UncommonGoods (UG) is an online marketplace offering creatively designed merchandise, including a large portion designed by independent artists and artisans.
Founded in August 1999, the New York City-based company is a founding B Corp, and its founder and CEO, David Bolotsky, helped advocate for state legislation allowing companies to declare themselves “benefit corporations”—companies with a mission, such as environmental or social change, that allows them to focus on things besides profit. However, good workplace issues, such as paid leave and paid sick days, are what UncommonGoods has primarily focused on in their time at ASBC.
The United States is the world’s only developed nation that doesn’t guarantee paid time off for new parents, or paid sick days for all employees. Federal law, the Family and Medical Leave Act (FMLA) — which celebrated its 23rd anniversary in February 2016—only offers unpaid leave to some employees. As businesses like UncommonGoods know full well, having paid leave is crucial — and not just for employees.
“We are nothing without our team members,” explained Bolotsky. “Our most valuable asset walks in and out of the door of UncommonGoods every day, and that is our team. Having policies that are team member-friendly is important, and for both fathers and mothers.”
The costs of things like employee turnover, or workers who come in sick but are less productive as a result, can be massive. That’s why they offer a combination of paid time off (covering vacation and sick days), paid parental leave and a company-funded short-term disability program that pays 60% of a worker's weekly salary (a maximum benefit of $1,000 per week) for up to 26 weeks.
It’s also why, during their time at ASBC, UncommonGoods has been a key supporter of paid leave policies like the national Family Medical Insurance Leave, or FAMILY Act, as well as paid leave legislation in New York State. UncommonGoods has been a particularly public advocate, writing op-eds and joining press releases on good workplace issues.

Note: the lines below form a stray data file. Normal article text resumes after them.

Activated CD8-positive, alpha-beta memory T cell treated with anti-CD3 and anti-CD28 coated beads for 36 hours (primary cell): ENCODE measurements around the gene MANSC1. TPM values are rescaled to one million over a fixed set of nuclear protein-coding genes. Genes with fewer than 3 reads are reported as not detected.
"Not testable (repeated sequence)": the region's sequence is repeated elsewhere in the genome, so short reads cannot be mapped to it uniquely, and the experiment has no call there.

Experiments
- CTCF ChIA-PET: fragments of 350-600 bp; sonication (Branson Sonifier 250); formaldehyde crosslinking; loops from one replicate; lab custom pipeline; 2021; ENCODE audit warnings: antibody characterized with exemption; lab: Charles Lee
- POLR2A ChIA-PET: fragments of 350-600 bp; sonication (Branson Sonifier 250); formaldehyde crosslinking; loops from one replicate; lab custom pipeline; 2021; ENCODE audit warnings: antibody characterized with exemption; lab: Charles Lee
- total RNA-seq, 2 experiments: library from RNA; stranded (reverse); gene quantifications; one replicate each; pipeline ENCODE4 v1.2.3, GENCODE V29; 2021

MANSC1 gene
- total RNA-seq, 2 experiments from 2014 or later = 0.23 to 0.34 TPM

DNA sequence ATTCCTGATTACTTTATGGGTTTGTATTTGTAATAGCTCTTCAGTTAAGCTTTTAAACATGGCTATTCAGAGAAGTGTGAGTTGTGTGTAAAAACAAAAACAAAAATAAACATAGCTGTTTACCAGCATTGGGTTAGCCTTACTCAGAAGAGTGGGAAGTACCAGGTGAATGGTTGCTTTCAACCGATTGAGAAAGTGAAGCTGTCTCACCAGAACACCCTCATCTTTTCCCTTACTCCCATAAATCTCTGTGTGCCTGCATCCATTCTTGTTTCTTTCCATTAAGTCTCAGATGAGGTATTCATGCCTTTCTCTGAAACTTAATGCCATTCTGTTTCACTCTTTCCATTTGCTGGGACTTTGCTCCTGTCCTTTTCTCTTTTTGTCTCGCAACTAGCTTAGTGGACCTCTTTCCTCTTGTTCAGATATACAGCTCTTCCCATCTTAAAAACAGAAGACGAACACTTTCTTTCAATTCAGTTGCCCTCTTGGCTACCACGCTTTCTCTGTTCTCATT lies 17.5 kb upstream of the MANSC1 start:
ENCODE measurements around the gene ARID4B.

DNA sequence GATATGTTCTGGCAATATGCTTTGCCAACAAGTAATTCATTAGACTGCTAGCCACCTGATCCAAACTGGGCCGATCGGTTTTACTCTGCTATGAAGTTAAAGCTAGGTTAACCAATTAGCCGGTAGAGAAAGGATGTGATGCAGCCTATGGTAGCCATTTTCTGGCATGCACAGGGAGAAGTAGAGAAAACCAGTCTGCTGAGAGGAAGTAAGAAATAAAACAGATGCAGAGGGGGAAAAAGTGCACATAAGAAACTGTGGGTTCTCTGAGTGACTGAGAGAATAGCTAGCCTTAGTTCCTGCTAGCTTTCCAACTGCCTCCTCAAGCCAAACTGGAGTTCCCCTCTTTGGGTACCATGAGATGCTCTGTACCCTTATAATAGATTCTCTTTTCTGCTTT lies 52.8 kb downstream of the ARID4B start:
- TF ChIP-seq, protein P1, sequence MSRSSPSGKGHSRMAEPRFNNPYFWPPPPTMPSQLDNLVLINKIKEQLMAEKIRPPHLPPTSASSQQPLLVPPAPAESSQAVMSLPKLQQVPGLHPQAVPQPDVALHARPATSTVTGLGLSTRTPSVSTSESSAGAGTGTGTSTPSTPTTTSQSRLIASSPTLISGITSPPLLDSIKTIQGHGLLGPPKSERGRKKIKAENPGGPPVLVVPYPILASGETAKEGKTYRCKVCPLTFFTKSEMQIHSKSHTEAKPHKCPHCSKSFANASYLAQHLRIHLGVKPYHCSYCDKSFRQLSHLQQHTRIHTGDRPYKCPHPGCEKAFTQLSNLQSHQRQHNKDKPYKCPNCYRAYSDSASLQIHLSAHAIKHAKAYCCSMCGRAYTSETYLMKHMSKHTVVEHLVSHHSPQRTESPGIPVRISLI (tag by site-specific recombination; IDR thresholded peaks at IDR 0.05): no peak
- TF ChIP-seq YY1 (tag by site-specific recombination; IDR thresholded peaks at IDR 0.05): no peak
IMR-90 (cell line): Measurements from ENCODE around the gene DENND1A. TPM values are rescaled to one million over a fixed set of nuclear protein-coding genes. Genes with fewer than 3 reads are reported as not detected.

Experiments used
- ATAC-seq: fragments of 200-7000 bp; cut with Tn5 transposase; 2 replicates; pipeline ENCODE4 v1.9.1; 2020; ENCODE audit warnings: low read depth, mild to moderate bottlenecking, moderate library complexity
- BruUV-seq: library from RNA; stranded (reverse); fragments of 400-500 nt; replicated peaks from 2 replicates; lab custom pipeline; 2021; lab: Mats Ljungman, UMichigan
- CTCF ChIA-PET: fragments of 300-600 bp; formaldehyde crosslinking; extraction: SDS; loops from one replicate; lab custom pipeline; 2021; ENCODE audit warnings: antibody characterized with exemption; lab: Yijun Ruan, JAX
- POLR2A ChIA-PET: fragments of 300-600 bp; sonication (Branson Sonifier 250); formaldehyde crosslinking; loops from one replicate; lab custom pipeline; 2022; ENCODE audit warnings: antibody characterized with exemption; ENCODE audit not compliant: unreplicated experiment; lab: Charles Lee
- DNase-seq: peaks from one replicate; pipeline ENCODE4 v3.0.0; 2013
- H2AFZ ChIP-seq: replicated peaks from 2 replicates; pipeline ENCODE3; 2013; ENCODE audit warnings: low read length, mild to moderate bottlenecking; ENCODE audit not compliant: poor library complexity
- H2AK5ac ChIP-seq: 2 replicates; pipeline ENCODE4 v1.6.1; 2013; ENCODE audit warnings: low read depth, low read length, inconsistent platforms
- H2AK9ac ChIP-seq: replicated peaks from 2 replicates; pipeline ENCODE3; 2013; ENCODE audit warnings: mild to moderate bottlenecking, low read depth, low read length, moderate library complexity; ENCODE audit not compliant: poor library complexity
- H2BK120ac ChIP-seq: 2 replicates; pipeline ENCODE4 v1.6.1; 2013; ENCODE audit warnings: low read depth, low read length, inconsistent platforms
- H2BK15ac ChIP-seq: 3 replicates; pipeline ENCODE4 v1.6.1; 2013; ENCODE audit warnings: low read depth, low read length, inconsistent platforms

This kind of work has led to UncommonGoods being honored by groups like Family Values at Work as a prime example of forward-thinking businesses. But as Bolotsky explains, this isn’t charity: “I think it benefits us and their desire to make a career at UncommonGoods when they see that we have policies that accommodate folks as they start a family, and that’s for both women and men.”
Ironically, UncommonGoods joined ASBC after being solicited by a completely different business group. The company became a member of the Brooklyn Chamber of Commerce, as Bolotsky put it, because “I love the idea of businesses getting together to advance issues of common interest.” While that membership was a positive one, UncommonGoods was soon approached by the US Chamber of Commerce.
From there, Bolotsky recalls, he “saw that they were very involved in supporting political candidates...and taking policy stances on issues that largely were contrary to our company values.” Some years later, UncommonGoods learned about ASBC, and found the issues more closely aligned with their values. Good workplace policies like paid leave and sick days are perhaps the pre-eminent example of that.